Deals on wheels and looks at books played more than bit parts in this week's Wall Street flick.
Ride it like a dead Ford
It was another busy yet ultimately difficult week for Ford
Giving car buyers a free pass on the interest meter has been a hit since it was first rolled out as a lifesaver five years ago. As Rich Smith pointed out, the new Ford promotion is unique in that even the subprime credit flunkies will have a crack at the 0% offer.
That's right -- Ford is targeting a group that has a decadently high loan default rate, hence the poor credit rating. And Ford wants to get them behind the wheel of a car with no interest income to show for it?
The bottom line is that 0% works. Back in May, I bought my first new car in the General Motors
GM offered me either 0% or a $1,000 cash rebate. I'm no dummy. I went with the 0% and have the cash sitting in a money market account collecting interest at a 5% clip. Even after taxes, I will clear more in interest income in the first year than I would have with the GM rebate. My dealer even asked me whether I wanted to finance the 0% buy for three years or five! Five years, buddy. I'll work that interest-float magic like a young Warren Buffett!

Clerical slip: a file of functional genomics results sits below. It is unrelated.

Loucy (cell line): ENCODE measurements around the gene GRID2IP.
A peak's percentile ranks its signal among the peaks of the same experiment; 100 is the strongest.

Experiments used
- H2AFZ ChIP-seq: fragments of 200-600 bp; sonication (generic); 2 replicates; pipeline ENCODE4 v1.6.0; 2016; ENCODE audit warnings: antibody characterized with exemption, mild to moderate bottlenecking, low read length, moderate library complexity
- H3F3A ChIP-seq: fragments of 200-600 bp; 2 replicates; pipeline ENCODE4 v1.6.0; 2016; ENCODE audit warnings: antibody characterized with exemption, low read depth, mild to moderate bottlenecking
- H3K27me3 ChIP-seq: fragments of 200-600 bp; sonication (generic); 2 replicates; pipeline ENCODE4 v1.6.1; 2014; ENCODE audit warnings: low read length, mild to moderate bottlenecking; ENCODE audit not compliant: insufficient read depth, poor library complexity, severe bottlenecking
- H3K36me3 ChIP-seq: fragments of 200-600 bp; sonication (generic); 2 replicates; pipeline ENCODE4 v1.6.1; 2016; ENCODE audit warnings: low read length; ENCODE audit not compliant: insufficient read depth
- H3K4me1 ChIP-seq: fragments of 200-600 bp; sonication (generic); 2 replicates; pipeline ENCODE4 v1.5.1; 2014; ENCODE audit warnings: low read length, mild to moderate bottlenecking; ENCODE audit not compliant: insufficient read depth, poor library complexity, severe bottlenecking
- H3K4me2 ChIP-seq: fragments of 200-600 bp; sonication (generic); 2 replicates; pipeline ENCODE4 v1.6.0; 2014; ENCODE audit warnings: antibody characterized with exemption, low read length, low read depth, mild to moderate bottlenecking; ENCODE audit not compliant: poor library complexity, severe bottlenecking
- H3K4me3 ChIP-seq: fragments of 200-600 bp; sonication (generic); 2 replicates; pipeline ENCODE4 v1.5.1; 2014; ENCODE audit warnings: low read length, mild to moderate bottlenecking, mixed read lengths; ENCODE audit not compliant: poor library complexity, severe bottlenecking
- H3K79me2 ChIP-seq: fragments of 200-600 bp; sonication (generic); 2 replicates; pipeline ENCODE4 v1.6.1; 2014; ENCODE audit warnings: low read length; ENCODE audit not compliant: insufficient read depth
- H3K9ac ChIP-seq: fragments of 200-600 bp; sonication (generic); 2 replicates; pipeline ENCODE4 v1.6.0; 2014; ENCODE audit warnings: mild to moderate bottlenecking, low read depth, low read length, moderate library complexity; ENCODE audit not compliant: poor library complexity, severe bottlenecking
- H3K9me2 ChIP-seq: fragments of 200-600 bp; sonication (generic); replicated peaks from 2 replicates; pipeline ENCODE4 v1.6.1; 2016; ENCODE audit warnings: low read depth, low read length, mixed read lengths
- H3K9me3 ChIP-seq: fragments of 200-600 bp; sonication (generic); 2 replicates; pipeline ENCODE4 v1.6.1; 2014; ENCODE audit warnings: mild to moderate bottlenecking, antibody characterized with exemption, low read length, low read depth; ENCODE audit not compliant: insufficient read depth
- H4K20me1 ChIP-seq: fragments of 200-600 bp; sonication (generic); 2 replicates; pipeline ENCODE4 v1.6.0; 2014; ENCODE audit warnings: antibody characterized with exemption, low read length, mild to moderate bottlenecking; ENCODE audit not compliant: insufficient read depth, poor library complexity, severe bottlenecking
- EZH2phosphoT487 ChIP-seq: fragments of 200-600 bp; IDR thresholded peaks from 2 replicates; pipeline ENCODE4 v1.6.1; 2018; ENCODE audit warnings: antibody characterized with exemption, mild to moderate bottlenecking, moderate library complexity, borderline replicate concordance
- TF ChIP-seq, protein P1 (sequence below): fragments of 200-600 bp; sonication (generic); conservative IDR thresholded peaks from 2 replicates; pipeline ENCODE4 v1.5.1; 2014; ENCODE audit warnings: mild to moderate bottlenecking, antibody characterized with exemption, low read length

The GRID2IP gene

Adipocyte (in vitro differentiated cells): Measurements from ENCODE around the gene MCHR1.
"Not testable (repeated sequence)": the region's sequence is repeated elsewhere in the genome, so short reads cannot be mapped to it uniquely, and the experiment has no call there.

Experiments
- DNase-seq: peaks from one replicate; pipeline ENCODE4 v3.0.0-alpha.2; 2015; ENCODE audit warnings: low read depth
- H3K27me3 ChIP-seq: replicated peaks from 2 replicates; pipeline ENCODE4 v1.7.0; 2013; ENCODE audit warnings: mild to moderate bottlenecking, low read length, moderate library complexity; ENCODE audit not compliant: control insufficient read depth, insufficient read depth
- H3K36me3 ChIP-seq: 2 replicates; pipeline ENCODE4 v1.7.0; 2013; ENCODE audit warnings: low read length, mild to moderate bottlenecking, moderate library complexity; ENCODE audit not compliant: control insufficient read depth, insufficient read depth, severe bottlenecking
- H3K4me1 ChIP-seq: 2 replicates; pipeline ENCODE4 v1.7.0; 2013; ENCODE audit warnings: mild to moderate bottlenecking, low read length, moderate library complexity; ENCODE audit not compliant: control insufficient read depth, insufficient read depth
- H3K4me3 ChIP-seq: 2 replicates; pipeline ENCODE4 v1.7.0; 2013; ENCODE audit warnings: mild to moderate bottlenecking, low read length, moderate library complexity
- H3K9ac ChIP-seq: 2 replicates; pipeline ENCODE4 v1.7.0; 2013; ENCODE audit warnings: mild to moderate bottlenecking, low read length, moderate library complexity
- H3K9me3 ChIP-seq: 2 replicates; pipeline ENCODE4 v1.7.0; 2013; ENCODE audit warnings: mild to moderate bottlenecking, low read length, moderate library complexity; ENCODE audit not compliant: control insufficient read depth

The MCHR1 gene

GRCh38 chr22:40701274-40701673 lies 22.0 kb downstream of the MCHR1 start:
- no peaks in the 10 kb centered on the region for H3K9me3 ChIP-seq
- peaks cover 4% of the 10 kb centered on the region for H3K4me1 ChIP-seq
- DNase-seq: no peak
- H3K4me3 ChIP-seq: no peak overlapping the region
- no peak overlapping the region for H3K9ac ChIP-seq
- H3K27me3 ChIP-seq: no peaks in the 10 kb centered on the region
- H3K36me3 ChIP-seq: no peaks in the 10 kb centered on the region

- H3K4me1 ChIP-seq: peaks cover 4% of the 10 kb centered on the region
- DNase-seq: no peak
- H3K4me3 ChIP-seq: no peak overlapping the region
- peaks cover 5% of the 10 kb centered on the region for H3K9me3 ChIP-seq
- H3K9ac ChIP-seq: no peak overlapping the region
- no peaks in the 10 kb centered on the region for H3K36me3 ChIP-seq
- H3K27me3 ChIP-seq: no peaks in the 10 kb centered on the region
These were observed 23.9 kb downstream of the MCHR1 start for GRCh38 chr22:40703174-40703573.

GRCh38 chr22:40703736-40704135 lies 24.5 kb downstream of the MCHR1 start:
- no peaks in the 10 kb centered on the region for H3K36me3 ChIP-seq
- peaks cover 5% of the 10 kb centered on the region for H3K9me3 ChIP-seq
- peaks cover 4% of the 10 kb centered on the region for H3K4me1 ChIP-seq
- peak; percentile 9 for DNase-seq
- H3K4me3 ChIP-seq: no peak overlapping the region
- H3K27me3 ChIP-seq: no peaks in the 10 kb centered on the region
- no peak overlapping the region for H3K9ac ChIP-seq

Ford had to do something. High gas prices have hit the company's truck and SUV business hard. A tenuous economy begged for something lavish to stand out in the crowd. The problem is that deals that treat everyone equally -- like this 0% deal -- often attract mostly those who normally wouldn't be privy to this kind of deal. You can't hang a business model on that kind of risk. Unless, of course, you're a conspiracy theorist and you think that this kind of debilitating move will hurt Ford and allow the namesake family to snap up the company cheaper.
Throwing the book at Borders
In my make-believe world, I fathom that the best investors are those who buy book retailers. Follow me here. If you are the "hands-on" Peter Lynch type, buying into a company like Borders
That's what makes someone an informed investor, right? OK, so maybe my theory is flawed, but any well-read investor would have found the superstore's latest quarterly report practically unforgivable. Wall Street expected a loss. It got it. The problem is that Borders' report came just days after rivals Barnes & Noble
Borders may have unique circumstances, but it had better be careful. Its shareholders can not only read, but they can also read between the lines.
Until next week, I remain,
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Longtime Fool contributor Rick Munarriz recommends windshield wiper fluid when trying to look back. He is also part of the Rule Breakers newsletter research team, seeking out tomorrow's ultimate growth stocks a day early. He does not own shares in any of the companies in this story. The Fool has a disclosure policy.